When it comes to website promotional techniques, there’s almost nothing better than a good quality guest post. Not only does this powerful marketing strategy send traffic to your website and confer upon your brand the implicit recommendation of the hosting site, a well-crafted guest post also gives your website the benefit of a natural, highly-relevant backlink.
But that said, not all guest posts are created equal. There’s a big difference between securing a guest post spot on a well-known authority blog in your industry and posting your content to a no-name blog orchestrated by an SEO spammer.
If you really want to take advantage of the power of good guest posting, keep the following guidelines in mind:
Tip #1 — Post to relevant websites
Plenty of websites accept guest posts — but that doesn’t mean that they’re all good targets for your guest publishing campaign!
For best results, stick with publishing to websites in your industry or in fields that are closely related. Trying to shoehorn your area of expertise into an unrelated article results in content that won’t encourage visitors to visit your site (as they likely won’t be interested in your on-subject content) and diminishes the SEO value of the link you receive.
Ryan Stewart, from Webris, was able to increase a client’s traffic by 636.72% by using guest posts on industry related sites.
Tip #2 — Post to well-known websites
At the same time, even sites in your industry might not represent ideal guest post targets if they’re new and/or un-trafficked.
If you post to a site without an established audience base, it’s unlikely that you’ll receive any significant referral traffic for your efforts. In addition, because the search engines tend to value links from well-known sites over their younger competitors, the link equity you’ll receive from this type of arrangement isn’t as strong.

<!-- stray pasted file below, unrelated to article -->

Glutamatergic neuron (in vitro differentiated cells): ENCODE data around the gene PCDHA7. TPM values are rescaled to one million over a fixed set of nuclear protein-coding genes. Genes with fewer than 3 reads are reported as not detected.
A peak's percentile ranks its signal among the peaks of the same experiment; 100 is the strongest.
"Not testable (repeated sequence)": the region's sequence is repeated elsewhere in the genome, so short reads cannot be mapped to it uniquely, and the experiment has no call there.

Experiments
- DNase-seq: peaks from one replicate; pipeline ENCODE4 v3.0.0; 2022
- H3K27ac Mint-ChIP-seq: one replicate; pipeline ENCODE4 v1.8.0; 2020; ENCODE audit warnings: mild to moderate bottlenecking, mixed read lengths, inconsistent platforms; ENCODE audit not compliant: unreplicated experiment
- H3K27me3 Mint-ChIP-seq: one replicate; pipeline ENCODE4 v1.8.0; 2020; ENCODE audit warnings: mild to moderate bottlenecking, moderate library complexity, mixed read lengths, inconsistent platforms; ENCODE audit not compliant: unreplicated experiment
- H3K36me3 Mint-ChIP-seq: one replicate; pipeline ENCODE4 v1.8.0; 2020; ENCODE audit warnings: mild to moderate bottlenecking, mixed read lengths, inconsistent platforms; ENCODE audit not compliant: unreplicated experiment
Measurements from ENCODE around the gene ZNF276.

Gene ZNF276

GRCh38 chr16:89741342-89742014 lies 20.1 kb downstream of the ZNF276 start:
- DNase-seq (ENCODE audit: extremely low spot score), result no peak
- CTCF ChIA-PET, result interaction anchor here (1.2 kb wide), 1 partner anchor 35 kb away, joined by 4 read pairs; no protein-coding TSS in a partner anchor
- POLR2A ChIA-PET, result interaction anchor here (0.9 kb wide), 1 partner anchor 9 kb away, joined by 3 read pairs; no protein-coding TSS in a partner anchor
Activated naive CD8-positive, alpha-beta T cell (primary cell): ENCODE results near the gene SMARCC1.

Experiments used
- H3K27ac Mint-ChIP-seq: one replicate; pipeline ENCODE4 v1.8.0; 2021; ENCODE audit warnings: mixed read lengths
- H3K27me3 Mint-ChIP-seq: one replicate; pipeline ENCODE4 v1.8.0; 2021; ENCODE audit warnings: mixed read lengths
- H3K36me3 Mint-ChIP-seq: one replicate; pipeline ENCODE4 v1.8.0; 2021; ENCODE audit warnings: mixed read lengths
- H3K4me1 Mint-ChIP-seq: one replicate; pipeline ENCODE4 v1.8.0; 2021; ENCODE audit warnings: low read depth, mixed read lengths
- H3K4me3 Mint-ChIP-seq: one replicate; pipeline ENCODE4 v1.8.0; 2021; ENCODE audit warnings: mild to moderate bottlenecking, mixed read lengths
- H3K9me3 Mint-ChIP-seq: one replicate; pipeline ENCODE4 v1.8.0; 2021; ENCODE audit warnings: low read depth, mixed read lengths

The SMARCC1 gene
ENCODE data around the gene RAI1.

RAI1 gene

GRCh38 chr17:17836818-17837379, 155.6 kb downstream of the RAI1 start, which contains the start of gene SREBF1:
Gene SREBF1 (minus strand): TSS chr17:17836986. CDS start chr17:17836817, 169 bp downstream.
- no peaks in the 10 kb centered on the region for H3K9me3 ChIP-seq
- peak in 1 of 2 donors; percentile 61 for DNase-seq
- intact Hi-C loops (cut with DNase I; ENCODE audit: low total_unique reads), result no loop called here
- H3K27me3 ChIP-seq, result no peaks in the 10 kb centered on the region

While you might not be able to land any “big fish” guest post spots at the start of your campaign, you can work your way up by leveraging high quality articles published on smaller sites to prove your worth to bigger targets.
Tip #3 — Deliver the best content possible
It should go without saying, but if you happen to land a guest spot on any website, the content you send over should represent the best of your abilities. This is important for two different reasons…
First, the search engines have made it their mission to reward high quality web content. While their algorithms aren’t sophisticated enough yet to ensure that the best possible results turn up at the top of every search result, they’re constantly striving towards this goal. As a result, it’s in your best interests to create great content — whether it’s being published on your site or on another website altogether.
But you also have to remember that most web communities are surprisingly small. If you deliver an awful guest post to one site, word could get out that you aren’t one who upholds your end of the guest author bargain, making it more difficult for you to secure high profile guest gigs in the future.
Tip #4 — Drive visitors to custom landing pages
Typically, when you’re offered a guest posting spot, you’re able to include 1–3 links back to your website. And while most guest authors use these links to point back to their home pages, you can increase the likelihood that any newly-acquired visitors will stick around and engage with your brand by driving them to custom landing pages.
These landing pages could include any of the following elements:
- An acknowledgement of the referring site
- A hand-picked list of similar posts on your site that new visitors might enjoy
- Links to your social profiles
- An email newsletter sign-up form
- Encouragement to take any other action that supports your business’s bottom line
Though this might sound like a lot of extra work, it typically only takes a few minutes to create a new custom landing page once you’ve built an initial template for this purpose.
Just make sure you optimize it to create the results you’re looking for.
Are you using guest posting as part of your marketing strategy? What has worked, and didn’t work, for you? Let us know in the comments!